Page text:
- What policy principles and criteria should be taken into account to prevent discrimination against individuals because of their age, disability status, or expected length of life as the Affordable Care Act requires?
- What models should HHS consider in developing essential health benefits?
- What criteria should be used to update essential health benefits over time and what should the process be for their modification?
On Tuesday, November 15, Georgians for a Healthy Future along with AARP of Georgia and the Middle Georgia Area Agency on Aging continued our Building a Healthy Georgia campaign in Macon with an educational forum for local residents. The focus was on health care obstacles and successes, the already-in-process implementation of the Affordable Care Act (ACA) and how it will affect local communities, all with a particular focus on Georgians aged 50+. The crux of the conversation centered on how the next few years will be particularly critical in determining the future of our health care system and that collectively we need to work together to to identify those opportunities and ensure that communities all across the state have the information they need to make good health care decisions. (more…)
Do you find your health insurance forms full of jargon and fine print? A little known but important provision of the Affordable Care Act requires health insurance companies to utilize a uniform, standardized form that allows consumers to better understand their coverage and compare their options. Extensive consumer testing has found overwhelming support for this type of simplified, usable form, known as the Summary of Benefits and Coverage (SBC). The SBC not only presents information on deductibles and premiums, but also provides examples that explain and illustrate what insurance would cover for a typical medical procedure. You can see how the new form will look here.
This is an exciting development for health care consumers, but now this provision is at risk of being delayed or weakened. Consumers Union, the nonprofit publisher of Consumer Reports, learned through consumer testing of these forms that consumers found them useful and illuminating in deciphering what their health insurance plans do and don’t cover and is now leading the charge to ensure that the Summary of Benefits and Coverage form is implemented promptly and effectively. Georgians for a Healthy Future proudly added our support to this effort by joining with organizations from across the country in a letter of support for full implementation of the form. You can read that letter here.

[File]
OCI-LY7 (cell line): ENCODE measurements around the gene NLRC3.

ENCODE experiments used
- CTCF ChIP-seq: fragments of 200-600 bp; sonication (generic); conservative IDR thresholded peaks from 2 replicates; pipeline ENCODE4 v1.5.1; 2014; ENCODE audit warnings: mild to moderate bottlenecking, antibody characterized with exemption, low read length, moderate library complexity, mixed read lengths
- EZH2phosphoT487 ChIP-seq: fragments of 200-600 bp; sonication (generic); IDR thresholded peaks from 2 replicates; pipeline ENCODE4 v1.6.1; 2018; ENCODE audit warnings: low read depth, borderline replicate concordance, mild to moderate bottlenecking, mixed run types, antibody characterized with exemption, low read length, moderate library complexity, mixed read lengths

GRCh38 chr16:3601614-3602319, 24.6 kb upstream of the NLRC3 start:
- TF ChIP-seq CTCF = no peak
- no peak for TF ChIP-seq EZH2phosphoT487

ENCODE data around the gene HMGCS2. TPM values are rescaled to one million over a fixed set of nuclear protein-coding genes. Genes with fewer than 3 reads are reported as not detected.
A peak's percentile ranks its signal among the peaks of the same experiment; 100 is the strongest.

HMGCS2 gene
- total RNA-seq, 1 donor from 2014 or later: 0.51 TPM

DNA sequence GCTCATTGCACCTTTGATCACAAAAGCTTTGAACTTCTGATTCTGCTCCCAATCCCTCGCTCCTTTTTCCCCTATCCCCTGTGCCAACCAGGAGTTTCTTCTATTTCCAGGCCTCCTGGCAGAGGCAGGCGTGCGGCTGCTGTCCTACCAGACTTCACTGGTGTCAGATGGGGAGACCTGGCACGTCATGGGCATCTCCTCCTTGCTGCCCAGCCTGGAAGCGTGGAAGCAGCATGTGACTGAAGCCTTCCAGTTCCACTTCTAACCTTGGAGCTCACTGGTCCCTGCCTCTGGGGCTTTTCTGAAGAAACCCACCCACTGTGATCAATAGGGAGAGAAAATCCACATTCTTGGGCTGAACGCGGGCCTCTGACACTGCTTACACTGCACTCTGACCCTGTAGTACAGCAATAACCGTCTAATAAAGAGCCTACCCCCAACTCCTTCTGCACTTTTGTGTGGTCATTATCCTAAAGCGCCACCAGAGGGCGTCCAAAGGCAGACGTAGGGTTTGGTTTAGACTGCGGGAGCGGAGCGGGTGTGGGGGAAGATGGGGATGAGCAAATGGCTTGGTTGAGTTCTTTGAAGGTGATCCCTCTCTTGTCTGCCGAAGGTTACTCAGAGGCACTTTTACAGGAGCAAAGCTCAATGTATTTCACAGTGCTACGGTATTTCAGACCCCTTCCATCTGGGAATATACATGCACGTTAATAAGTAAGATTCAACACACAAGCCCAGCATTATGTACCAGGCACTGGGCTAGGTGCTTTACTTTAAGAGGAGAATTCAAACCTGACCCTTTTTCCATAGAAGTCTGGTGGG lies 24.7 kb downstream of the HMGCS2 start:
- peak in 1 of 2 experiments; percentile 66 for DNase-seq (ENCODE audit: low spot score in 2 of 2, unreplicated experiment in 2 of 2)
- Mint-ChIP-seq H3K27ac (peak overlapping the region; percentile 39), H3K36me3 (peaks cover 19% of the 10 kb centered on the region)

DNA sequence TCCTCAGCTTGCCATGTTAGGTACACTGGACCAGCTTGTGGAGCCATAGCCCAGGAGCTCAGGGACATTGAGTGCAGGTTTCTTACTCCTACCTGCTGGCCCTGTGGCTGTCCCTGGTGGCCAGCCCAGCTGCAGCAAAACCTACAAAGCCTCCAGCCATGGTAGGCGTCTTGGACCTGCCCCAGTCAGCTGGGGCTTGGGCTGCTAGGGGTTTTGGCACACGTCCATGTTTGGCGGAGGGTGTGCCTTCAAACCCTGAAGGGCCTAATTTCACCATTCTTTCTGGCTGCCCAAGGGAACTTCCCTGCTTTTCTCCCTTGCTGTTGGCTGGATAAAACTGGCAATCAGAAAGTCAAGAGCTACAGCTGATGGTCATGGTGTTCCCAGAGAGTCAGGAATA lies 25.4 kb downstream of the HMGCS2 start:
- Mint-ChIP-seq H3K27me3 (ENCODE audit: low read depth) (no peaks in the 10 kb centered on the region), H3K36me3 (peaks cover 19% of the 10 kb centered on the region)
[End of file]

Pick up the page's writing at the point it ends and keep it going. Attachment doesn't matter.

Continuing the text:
If you’d like to add your individual voice to this effort, you can click here to send an email to Secretary Kathleen Sebelius and President Barack Obama to urge them to implement the Summary of Benefits and Coverage requirements without delay.
Over the last several weeks, Navigant, the consulting firm hired by the Georgia Department of Community Health to oversee the Medicaid Redesign assessment, has been conducting focus groups across the state as part of the environmental scan stage of the process. They have met with providers, consumers, advocates and vendors. For those throughout the state who were unable to participate in these forums, there has still been an opportunity to share your opinions and suggestions on how to improve our Medicaid and PeachCare system, but time for that feedback is running out. Currently on the DCH website, there is an online survey for consumers, patients, providers and vendors to weigh in on the process. The survey will close this Friday, November 11. Click here to access the survey.